Better known for the film version which has gained cult popularity, and based on the stage version written by Colin Higgins in 1974, Harold and Maude premiered this week at the Charing Cross Theatre. Harold Chasen (Bill Milner) is barely out of his teens, a young man more interested in faking his own death to shock his mother, than in dating women his age. His busy mother, Mrs Chasen (Rebecca Caine, on form) doesn’t have time to be shocked by his latest violent entanglement with a noose or a gun or a stick of dynamite. Her attempts to cure him of his tendencies and to set him up with a girlfriend are both doomed, since meanwhile – at a funeral of a stranger to them both – Harold has met Maude.
In Maude (Sheila Hancock) Harold meets his pure opposite: on the verge of turning eighty, she sees each day as an opportunity to learn and do something new, to free a caged animal from the zoo or to re-site a tree. Facing authority in the form of police sergeants, and vicars, Maude goes through life as she wishes, and she has a profound effect upon Harold. We see him start to smile, to open up, to blossom in her company. The romantic aspect is played down, but what we do witness is a total transformation in one young man.
The effect on me is less positive. I want to like this play as it starts with a nice shock – the first of many faked suicides – and the macabre attempts of Harold to take his life have a good twist of black humour. The set design and lighting design (by Francis O’Connor and Matt Clutterham in that order) are attractive, and the two titular performances are strong. However, the words twee and dated keep springing to mind. Director Thom Southerland places his group of actor musicians on stage throughout, which is stylistically interesting at first and some of the moments provide a light touch such as Joanna Hickman’s cello, which plays the unheard half of a conversation with Mrs Chasen – yet at times their presence is quirky to the point of annoying. The liberated seal (voiced by Samuel Townsend) seemed to induce hilarity in some of my fellow audience but I found myself cringeing. I believe in this friendship between two people of entirely different generations, but there is a reticence to mention the sexual aspect – to use an anachronistic phrase, this elephant in the room is just not dealt with.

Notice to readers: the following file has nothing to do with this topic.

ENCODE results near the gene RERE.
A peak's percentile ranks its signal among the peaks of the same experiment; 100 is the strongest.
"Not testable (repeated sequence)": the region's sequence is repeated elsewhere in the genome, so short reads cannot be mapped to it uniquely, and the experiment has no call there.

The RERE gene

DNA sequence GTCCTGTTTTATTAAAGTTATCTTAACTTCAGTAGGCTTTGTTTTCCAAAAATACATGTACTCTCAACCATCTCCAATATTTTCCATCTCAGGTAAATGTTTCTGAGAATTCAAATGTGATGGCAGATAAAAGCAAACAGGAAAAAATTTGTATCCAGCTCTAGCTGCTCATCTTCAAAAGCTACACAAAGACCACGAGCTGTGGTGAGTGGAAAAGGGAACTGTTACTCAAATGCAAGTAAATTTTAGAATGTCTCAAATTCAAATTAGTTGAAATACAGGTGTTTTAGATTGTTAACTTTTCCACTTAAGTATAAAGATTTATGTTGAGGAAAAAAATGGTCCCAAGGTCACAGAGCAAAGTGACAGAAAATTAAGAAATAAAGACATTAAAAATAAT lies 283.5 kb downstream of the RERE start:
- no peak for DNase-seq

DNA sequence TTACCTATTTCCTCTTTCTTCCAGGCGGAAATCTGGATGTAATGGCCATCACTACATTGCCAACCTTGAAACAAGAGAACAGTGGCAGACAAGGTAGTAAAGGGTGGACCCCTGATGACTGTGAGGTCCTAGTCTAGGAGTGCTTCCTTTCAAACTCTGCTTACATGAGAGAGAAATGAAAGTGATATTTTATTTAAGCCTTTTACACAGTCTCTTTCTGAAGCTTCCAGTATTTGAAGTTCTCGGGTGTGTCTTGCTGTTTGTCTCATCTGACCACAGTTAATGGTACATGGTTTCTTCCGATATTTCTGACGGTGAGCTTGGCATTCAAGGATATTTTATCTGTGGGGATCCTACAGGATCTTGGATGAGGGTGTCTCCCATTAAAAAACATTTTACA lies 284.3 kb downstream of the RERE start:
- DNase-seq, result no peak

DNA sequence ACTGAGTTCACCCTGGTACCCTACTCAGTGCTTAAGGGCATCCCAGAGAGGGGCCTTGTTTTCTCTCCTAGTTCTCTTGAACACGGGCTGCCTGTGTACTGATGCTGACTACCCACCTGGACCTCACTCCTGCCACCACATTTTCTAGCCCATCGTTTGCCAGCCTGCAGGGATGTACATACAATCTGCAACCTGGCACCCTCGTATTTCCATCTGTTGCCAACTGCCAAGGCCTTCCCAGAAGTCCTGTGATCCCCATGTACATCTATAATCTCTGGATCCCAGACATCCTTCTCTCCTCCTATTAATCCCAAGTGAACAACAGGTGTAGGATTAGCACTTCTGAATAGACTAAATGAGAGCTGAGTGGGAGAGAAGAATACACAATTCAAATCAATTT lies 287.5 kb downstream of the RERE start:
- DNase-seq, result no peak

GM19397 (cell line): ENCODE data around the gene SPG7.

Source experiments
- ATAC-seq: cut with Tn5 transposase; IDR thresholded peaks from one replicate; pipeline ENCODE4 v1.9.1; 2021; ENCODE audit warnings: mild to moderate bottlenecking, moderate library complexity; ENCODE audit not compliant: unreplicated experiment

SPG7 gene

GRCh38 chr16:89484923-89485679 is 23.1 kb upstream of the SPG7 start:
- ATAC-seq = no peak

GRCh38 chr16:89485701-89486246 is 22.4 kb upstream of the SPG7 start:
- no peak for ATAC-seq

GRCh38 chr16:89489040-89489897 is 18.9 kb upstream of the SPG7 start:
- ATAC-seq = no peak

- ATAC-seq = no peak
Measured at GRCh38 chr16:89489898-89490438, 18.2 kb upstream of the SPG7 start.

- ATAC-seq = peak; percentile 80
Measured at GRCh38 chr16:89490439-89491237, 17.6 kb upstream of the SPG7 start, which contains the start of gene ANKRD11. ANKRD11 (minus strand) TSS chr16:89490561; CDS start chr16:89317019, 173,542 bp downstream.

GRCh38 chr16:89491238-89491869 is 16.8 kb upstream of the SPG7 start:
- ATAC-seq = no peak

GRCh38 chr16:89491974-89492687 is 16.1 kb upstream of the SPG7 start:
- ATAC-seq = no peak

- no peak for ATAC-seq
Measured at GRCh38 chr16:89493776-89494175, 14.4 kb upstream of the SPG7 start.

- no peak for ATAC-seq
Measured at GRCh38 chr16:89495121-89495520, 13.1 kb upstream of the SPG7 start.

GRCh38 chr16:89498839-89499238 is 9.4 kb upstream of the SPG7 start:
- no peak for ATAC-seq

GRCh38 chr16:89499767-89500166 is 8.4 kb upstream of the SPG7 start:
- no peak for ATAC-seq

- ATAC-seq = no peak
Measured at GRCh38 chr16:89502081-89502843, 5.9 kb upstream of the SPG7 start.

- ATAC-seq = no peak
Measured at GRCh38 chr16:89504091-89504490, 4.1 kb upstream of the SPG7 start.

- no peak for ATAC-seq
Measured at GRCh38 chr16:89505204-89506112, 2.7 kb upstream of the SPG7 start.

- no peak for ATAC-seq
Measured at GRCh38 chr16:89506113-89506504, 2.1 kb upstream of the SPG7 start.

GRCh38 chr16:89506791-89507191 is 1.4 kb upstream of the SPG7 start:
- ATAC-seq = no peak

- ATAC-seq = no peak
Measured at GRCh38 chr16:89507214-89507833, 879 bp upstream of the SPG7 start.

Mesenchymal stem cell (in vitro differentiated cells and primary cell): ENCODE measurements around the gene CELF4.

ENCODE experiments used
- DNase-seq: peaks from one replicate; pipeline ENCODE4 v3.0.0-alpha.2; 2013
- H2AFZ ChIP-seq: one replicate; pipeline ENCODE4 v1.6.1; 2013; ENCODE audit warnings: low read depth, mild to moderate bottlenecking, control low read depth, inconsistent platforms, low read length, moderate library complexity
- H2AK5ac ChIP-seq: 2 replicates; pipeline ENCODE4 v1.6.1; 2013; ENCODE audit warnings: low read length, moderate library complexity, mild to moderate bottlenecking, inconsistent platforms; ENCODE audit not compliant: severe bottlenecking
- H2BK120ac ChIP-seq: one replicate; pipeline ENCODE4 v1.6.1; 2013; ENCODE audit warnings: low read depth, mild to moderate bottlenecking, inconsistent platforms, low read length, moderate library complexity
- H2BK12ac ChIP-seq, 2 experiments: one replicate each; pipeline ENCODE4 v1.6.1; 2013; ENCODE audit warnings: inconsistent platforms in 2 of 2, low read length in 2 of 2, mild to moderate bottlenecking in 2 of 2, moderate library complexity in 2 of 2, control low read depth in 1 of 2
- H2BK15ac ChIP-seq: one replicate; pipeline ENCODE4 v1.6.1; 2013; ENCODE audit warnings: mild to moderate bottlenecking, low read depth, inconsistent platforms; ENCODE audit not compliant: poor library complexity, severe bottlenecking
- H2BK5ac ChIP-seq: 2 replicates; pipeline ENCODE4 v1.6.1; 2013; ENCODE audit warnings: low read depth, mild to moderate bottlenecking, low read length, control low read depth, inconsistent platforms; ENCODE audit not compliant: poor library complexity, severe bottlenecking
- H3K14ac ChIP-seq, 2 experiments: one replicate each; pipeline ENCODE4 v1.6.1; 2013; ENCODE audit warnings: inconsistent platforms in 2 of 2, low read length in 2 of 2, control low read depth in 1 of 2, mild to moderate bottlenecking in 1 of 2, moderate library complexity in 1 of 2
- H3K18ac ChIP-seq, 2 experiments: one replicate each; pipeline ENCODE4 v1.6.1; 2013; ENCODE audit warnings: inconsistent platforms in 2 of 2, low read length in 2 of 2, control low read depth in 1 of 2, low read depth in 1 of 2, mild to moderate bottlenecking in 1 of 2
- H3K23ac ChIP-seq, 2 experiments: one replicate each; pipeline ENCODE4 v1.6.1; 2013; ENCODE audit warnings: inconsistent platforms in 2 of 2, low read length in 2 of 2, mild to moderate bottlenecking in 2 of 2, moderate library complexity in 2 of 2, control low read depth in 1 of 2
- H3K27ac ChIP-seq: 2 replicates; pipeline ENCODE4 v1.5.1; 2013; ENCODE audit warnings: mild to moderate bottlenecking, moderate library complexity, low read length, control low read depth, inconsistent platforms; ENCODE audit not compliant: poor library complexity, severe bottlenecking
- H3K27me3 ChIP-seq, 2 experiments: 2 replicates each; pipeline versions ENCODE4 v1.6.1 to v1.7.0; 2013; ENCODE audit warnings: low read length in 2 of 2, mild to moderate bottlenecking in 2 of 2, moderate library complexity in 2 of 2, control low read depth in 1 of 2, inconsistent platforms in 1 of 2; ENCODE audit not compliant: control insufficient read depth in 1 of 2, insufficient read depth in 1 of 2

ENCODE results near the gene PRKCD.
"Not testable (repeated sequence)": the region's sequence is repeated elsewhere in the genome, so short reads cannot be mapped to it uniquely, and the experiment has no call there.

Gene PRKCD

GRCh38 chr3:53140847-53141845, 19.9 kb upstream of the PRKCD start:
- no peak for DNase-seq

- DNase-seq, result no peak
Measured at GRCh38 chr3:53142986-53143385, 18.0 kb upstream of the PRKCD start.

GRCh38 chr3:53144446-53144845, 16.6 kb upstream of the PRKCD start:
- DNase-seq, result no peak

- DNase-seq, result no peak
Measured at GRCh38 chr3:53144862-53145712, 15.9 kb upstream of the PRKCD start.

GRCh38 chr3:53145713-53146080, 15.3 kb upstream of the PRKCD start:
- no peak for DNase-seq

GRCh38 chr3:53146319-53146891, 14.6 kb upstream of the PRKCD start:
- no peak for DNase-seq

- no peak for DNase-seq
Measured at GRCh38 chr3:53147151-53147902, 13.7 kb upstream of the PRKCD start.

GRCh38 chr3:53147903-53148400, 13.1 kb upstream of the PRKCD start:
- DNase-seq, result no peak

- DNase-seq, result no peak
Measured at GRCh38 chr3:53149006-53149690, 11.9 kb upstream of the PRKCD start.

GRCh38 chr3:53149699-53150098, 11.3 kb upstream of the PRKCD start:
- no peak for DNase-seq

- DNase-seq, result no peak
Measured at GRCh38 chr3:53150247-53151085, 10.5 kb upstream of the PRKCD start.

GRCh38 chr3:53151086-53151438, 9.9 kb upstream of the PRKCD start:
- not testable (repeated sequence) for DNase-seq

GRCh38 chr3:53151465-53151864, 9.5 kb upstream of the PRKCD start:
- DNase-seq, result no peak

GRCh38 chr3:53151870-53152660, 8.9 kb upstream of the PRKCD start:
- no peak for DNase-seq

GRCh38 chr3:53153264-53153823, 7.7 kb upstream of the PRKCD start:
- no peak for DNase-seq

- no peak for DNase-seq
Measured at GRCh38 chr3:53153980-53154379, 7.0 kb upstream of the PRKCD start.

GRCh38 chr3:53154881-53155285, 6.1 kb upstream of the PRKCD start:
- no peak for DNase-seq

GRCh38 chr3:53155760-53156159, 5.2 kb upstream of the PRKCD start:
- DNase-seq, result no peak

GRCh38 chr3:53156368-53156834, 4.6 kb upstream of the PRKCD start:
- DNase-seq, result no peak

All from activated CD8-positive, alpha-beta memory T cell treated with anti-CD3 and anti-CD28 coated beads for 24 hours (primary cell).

The high point is the performance by Hancock, herself a sprightly eighty-five years old and able to imbue Maude with as much originality as she can, given the nature of the script. Her Austrian accent hints at her background and, although Maude does not talk much about the war-time trauma in her past, it is mentioned with gentleness and subtlety. Hancock is funny and mischievous and commands the stage at all times, always 100% impressive. Milner plays her unlikely opposite with much success. His deadpan delivery is spot on, his determined attempts to take his own life are carried out with much visual flair, and his outfits (costume design by Jonathan Lipman) look perfect on him. It is touching to watch him as he absorbs Maude’s joie de vivre and metamorphoses into a different person altogether. However, the performances are not enough. The play is not ultimately uplifting, which is not a criticism, but the ending is unbalanced when Maude makes her own brave choice about life and death, whereas Harold is given no words, no chance to despair. We are left with a feeling of positivity for Maude, but a feeling of nothingness for Harold. His life has been given a new meaning, he has been taught “not to be afraid of being human”, and I wanted to be given a glimpse of how he will get on, without Maude by his side.
hattydaze rating: **/*****
This review originally appeared on Miro Magazine. With thanks to Miro for the reviewing ticket. Harold and Maude plays at the Charing Cross Theatre until 31st March. For more information and to book tickets, see the theatre website.